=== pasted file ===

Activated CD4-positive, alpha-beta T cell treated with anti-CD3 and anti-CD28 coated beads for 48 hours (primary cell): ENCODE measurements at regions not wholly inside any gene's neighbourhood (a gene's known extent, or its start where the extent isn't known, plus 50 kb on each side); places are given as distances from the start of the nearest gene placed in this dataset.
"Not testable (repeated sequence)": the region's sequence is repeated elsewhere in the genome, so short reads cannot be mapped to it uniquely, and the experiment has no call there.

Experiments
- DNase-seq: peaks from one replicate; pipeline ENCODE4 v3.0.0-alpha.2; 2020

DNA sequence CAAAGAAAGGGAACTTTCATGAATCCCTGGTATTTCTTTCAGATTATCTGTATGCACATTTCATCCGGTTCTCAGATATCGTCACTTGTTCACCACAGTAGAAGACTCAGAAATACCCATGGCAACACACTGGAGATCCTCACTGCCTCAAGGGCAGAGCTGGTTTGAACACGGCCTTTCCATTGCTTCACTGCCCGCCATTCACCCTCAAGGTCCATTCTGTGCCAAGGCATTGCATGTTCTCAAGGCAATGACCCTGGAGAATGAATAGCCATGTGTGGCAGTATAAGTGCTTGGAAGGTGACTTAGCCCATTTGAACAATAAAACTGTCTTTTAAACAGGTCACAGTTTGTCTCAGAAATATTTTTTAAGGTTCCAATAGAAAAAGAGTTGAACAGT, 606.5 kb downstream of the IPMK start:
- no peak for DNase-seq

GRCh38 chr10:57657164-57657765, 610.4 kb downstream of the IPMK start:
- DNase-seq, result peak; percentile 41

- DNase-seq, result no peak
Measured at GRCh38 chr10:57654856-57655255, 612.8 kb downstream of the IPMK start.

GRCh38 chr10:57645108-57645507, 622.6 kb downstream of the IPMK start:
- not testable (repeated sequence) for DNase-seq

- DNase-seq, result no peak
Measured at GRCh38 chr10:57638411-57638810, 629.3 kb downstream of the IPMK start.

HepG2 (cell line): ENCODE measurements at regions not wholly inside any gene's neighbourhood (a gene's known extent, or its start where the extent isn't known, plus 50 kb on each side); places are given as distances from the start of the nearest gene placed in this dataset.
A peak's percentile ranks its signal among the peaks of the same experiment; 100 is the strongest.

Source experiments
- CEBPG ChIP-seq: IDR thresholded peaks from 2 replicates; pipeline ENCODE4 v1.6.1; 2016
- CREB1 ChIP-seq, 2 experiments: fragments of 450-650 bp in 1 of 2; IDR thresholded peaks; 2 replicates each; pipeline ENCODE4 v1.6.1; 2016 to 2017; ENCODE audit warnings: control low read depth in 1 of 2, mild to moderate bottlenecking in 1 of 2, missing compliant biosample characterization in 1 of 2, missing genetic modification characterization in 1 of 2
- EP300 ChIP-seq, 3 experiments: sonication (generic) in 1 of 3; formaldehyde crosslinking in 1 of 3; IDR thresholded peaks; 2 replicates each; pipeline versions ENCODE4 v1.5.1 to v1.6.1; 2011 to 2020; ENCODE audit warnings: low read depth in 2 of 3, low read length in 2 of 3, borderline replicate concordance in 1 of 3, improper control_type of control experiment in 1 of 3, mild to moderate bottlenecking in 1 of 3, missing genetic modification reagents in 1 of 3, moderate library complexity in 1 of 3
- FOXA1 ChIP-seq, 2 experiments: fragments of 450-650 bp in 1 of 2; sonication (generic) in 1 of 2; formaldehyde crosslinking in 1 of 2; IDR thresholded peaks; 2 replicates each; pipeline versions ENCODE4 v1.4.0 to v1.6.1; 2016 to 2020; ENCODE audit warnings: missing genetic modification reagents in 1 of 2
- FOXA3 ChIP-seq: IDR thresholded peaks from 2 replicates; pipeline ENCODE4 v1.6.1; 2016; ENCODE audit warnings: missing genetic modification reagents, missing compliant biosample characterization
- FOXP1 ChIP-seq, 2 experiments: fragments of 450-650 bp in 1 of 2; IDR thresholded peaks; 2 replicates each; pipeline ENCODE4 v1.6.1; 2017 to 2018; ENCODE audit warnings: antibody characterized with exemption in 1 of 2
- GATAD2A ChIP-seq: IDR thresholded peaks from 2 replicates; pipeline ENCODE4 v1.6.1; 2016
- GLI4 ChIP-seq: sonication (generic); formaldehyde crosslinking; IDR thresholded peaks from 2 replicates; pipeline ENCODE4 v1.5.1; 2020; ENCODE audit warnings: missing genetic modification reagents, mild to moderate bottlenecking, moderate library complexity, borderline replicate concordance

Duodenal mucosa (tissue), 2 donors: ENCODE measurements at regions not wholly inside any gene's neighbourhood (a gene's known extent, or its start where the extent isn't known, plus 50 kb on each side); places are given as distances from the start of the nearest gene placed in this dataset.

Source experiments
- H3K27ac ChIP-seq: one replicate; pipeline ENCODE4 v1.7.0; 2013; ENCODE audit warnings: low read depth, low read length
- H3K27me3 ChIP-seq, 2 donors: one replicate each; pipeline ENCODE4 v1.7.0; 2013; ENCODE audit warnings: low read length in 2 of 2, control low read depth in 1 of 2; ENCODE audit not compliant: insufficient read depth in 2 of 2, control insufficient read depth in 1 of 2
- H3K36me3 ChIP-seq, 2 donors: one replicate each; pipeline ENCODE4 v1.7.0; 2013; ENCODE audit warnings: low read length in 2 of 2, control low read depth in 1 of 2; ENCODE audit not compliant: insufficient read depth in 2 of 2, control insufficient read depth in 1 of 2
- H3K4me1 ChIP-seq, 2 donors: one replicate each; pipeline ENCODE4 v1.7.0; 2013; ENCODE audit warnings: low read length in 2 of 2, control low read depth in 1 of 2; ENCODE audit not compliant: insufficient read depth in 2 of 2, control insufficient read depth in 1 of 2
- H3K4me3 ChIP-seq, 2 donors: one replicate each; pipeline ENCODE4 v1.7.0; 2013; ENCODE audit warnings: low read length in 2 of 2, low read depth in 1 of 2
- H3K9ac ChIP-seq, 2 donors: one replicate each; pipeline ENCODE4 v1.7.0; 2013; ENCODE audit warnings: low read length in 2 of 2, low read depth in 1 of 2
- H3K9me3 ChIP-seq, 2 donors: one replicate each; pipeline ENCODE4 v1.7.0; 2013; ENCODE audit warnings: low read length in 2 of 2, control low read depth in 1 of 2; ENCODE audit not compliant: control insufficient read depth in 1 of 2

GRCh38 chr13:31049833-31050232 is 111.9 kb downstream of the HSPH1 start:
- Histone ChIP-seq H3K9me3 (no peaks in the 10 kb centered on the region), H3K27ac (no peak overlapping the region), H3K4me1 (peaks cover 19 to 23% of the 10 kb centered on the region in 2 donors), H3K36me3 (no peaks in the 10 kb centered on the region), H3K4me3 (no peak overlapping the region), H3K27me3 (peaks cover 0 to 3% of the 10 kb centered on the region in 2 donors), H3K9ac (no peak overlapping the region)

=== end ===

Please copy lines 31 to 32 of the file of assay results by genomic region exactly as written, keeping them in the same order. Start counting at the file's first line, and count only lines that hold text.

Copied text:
- H3K4me1 ChIP-seq, 2 donors: one replicate each; pipeline ENCODE4 v1.7.0; 2013; ENCODE audit warnings: low read length in 2 of 2, control low read depth in 1 of 2; ENCODE audit not compliant: insufficient read depth in 2 of 2, control insufficient read depth in 1 of 2
- H3K4me3 ChIP-seq, 2 donors: one replicate each; pipeline ENCODE4 v1.7.0; 2013; ENCODE audit warnings: low read length in 2 of 2, low read depth in 1 of 2